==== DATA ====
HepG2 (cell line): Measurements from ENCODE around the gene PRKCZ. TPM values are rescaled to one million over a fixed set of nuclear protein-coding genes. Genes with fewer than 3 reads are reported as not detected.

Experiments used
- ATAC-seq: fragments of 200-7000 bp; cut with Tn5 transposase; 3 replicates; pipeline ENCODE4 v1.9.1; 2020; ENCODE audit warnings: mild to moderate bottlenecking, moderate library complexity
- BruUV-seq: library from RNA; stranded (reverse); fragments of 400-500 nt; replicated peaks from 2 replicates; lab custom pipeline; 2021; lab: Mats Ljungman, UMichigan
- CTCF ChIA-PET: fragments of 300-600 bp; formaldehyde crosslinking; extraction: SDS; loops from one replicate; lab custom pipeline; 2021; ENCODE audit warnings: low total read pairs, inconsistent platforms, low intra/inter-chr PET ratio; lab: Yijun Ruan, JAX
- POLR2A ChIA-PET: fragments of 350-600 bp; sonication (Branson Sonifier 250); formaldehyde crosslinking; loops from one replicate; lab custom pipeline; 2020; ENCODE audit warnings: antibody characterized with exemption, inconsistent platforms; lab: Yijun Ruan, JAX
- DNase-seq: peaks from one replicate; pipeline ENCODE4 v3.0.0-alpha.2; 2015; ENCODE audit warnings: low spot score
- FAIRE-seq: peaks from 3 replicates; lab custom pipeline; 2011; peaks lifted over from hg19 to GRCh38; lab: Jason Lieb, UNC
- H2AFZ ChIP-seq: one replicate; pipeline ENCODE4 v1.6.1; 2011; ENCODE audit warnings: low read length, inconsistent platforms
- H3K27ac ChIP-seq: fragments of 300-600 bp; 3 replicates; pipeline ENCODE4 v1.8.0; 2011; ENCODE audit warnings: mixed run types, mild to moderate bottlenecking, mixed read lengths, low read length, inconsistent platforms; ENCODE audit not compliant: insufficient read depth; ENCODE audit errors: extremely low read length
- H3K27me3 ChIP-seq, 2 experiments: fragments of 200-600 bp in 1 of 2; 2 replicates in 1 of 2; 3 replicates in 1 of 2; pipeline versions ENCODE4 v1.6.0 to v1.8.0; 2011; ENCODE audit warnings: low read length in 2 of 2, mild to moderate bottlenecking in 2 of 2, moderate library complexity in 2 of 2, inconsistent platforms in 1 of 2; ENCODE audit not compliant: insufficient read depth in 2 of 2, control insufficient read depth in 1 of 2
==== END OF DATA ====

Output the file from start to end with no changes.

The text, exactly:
HepG2 (cell line): Measurements from ENCODE around the gene PRKCZ. TPM values are rescaled to one million over a fixed set of nuclear protein-coding genes. Genes with fewer than 3 reads are reported as not detected.

Experiments used
- ATAC-seq: fragments of 200-7000 bp; cut with Tn5 transposase; 3 replicates; pipeline ENCODE4 v1.9.1; 2020; ENCODE audit warnings: mild to moderate bottlenecking, moderate library complexity
- BruUV-seq: library from RNA; stranded (reverse); fragments of 400-500 nt; replicated peaks from 2 replicates; lab custom pipeline; 2021; lab: Mats Ljungman, UMichigan
- CTCF ChIA-PET: fragments of 300-600 bp; formaldehyde crosslinking; extraction: SDS; loops from one replicate; lab custom pipeline; 2021; ENCODE audit warnings: low total read pairs, inconsistent platforms, low intra/inter-chr PET ratio; lab: Yijun Ruan, JAX
- POLR2A ChIA-PET: fragments of 350-600 bp; sonication (Branson Sonifier 250); formaldehyde crosslinking; loops from one replicate; lab custom pipeline; 2020; ENCODE audit warnings: antibody characterized with exemption, inconsistent platforms; lab: Yijun Ruan, JAX
- DNase-seq: peaks from one replicate; pipeline ENCODE4 v3.0.0-alpha.2; 2015; ENCODE audit warnings: low spot score
- FAIRE-seq: peaks from 3 replicates; lab custom pipeline; 2011; peaks lifted over from hg19 to GRCh38; lab: Jason Lieb, UNC
- H2AFZ ChIP-seq: one replicate; pipeline ENCODE4 v1.6.1; 2011; ENCODE audit warnings: low read length, inconsistent platforms
- H3K27ac ChIP-seq: fragments of 300-600 bp; 3 replicates; pipeline ENCODE4 v1.8.0; 2011; ENCODE audit warnings: mixed run types, mild to moderate bottlenecking, mixed read lengths, low read length, inconsistent platforms; ENCODE audit not compliant: insufficient read depth; ENCODE audit errors: extremely low read length
- H3K27me3 ChIP-seq, 2 experiments: fragments of 200-600 bp in 1 of 2; 2 replicates in 1 of 2; 3 replicates in 1 of 2; pipeline versions ENCODE4 v1.6.0 to v1.8.0; 2011; ENCODE audit warnings: low read length in 2 of 2, mild to moderate bottlenecking in 2 of 2, moderate library complexity in 2 of 2, inconsistent platforms in 1 of 2; ENCODE audit not compliant: insufficient read depth in 2 of 2, control insufficient read depth in 1 of 2